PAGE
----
Compliments, False Flattery, and Destructive (To Reality) White Middle Class Mores
Yesterday I received a compliment that I felt was genuine and did not acknowledge it. I slept on it and decided I needed to make it known that I did hear the compliment. For me compliments are hard to accept. Compliments are something that I have learned to be suspicious of because my family and surrounding people did not compliment freely. A compliment was not given unless it was genuinely meant. There was no need to puff up someone just to have them puffed up. No need to act like something was what it was not.
It was not until I went out in the world and worked around white middle-class people and/or aspiring (not necessarily white) to be middle class people that I learned how compliments are used as a tool. How compliments are not always meant and are often used to manipulate people and situations.
My first full time job was in a very large company. Every day false compliments flew around from all directions. At first, I was caught up in the false compliments, and then slowly I began to see differently. I could not understand why a person would tell another person her hair and clothes were very pretty just to turn around and ask others during their morning bagel and coffee if they had seen that hideous outfit so and so had on, –and what in the hell did she think she was doing with her hair. Alternatively, tell another person they were more than deserving of a promotion, or capable of getting into graduate school, or even snagging a lawyer for a date and then spout the exact opposite opinion when out of that person’s earshot. The behavior was not female specific either. We had our token male homosexual (who had no qualms in leading an acid tongue fisk) and our few poor oppressed we are in the minority menz who relish in the false flattery and subsequent gossiping as well. So spare me the “it is what women do” shit.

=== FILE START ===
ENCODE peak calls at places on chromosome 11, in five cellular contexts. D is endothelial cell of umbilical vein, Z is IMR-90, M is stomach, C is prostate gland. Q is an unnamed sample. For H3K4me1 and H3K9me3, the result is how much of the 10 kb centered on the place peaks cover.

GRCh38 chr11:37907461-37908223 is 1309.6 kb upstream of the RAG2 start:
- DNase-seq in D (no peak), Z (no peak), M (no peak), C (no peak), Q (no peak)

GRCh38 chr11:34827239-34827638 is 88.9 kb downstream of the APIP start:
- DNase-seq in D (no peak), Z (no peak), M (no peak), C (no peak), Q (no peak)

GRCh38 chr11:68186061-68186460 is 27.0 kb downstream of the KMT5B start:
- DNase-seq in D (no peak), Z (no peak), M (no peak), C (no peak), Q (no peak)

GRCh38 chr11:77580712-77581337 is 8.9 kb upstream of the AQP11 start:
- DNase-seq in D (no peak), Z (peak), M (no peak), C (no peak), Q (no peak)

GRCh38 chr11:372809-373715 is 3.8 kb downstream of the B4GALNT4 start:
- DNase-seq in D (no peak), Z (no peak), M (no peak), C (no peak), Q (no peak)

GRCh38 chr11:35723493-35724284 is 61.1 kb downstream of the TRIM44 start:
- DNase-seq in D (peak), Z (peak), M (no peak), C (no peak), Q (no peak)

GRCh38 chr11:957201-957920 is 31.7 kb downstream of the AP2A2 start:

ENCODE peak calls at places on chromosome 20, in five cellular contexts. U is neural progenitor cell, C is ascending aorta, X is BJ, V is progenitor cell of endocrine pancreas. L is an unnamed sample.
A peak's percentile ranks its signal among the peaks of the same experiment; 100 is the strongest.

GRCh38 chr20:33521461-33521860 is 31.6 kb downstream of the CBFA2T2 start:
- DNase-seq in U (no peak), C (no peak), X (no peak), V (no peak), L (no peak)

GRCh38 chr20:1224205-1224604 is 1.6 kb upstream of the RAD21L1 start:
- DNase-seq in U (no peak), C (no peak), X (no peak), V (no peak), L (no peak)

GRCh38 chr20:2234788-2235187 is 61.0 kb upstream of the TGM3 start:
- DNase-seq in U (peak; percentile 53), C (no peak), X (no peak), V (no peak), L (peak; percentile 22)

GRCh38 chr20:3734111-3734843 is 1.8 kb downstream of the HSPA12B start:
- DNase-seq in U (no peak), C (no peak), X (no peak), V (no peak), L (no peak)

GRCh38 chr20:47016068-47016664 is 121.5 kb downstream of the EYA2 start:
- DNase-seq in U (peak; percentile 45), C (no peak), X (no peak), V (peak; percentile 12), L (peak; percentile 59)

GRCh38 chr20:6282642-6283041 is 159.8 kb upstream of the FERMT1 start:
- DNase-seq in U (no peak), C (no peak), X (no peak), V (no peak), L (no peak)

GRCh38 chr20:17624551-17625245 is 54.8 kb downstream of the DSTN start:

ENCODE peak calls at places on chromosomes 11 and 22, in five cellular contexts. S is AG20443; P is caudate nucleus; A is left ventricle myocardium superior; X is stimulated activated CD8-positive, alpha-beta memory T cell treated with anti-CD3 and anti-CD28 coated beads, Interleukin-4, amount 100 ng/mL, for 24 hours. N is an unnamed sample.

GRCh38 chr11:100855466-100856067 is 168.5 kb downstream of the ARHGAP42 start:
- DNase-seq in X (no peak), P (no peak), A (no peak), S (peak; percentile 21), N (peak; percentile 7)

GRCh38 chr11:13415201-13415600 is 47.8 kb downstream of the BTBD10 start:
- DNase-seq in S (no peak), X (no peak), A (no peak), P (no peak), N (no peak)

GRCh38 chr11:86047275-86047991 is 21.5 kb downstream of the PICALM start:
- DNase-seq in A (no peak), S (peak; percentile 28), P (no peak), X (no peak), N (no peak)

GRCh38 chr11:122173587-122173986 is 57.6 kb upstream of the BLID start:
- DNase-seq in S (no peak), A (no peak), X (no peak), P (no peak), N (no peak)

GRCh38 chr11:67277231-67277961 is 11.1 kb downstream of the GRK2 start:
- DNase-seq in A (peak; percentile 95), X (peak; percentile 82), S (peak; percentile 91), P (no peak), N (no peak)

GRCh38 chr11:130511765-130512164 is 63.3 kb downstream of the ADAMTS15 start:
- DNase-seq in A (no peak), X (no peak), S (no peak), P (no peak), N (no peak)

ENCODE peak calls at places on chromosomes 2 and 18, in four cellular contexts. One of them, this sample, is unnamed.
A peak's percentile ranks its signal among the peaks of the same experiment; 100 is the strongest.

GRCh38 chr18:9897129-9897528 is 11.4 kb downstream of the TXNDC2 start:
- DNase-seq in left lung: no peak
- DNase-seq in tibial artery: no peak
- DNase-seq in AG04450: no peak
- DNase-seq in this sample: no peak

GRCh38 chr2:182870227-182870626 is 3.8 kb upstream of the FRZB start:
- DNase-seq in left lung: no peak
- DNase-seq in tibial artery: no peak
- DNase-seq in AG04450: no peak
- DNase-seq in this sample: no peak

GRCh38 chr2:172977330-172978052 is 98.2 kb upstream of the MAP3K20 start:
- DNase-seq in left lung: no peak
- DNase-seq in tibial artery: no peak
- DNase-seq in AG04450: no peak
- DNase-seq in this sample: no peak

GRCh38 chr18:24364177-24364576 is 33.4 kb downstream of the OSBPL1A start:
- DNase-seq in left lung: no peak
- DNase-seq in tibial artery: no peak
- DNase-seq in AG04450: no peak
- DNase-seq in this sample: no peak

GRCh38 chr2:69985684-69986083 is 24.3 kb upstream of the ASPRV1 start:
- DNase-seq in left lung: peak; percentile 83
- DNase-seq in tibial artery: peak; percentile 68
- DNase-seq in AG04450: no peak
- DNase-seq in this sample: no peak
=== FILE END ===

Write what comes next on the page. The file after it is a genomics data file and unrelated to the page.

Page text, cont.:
It is really an uncomfortable position to be in for a realist, and even a more uncomfortable position for someone who can easily keep up with who said what and when. I learned a lot of lessons in life working those seven years among those two-faced “I want to look like I am better than those white trash and blacks whose very existence fuels my false superiority” people. For example, I learned that when in a quandary, certain people are offered up for sacrifice over others, and usually there are markers that determined who would be the sacrifice.
Call me crazy (I am aware of my use of this word), but I thought it was crazy-making when everyone and I mean everyone was telling one employee, Debra that her new shiny engagement ring with the big fat-fat diamond was beautiful, and then talked behind her back and said first, the ring was not real and second, they did not believe she actually had a boyfriend much less a fiancé. I was glad to know I was not alone, (no, I was not above gossip) because I too was suspicious of the authenticity of her story, the genuineness of the stone and the existence of her so-called light-skinned 6’ tall dark-black curly haired college educated professional job having 280z driving boyfriend. Then when Debra confronted me, after hearing someone else talking about her and then in an attempt to save themselves, blamed it on me, I admitted I said it. I admitted it because it was what I thought and because I knew that so many other people had said it long before I did. Therefore, I assumed they would admit to having taken part and it would be proven that I did not start the story. I was wrong. No one admitted anything. Not a word. When the jury came back, it was I and me alone who had thought it, said it, and spread it. Even when I confronted people in private, mano a mano, they denied they had a part or refused to discuss it at all. It was surreal. It was the first time I had witnessed collective lying and denying with no one willing to break ranks. It was disorienting because I was not confused, I was not in doubt, I was 100% sure of what I knew. The feeling is like the time in your childhood when you feel something or see something and when you mention it to the adults around you, you are told to be quiet or that you are wrong, that it did not happen.
Yes, it was the first of many lessons I would learn about white middle class behavior. Moreover, it helped me really understand how fragile the perception of superiority is, so fragile that it cannot afford the Truth. And people will go to great lengths to keep the perception going. They will defend one of their own without being asked. They will lie. They will misconstrue. They will feign innocence. They will call Truth vulgar and cruel. They will accuse others of doing exactly what they are doing. They will reverse reality without a thought in the world. They will, for lack of a better term, suspend reality.
There is nothing feminist or radical about upholding white middle class mores.